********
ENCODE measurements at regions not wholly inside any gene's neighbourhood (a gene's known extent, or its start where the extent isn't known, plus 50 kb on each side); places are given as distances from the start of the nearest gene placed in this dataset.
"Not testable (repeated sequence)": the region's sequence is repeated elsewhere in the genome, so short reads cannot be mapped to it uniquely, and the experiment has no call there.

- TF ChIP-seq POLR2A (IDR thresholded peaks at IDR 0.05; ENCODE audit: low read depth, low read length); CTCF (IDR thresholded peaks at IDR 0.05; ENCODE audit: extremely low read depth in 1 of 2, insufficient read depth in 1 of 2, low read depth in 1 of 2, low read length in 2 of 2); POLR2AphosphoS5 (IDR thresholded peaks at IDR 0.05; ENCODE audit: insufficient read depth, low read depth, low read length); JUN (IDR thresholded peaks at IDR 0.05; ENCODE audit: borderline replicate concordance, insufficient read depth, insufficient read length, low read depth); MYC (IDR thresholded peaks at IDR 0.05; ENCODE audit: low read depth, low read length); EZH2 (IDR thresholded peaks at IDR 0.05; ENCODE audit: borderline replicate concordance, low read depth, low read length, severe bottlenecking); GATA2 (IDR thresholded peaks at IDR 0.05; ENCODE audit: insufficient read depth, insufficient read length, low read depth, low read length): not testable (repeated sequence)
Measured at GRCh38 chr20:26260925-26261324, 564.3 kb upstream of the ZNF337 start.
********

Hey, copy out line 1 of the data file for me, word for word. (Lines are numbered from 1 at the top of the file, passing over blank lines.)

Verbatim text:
ENCODE measurements at regions not wholly inside any gene's neighbourhood (a gene's known extent, or its start where the extent isn't known, plus 50 kb on each side); places are given as distances from the start of the nearest gene placed in this dataset.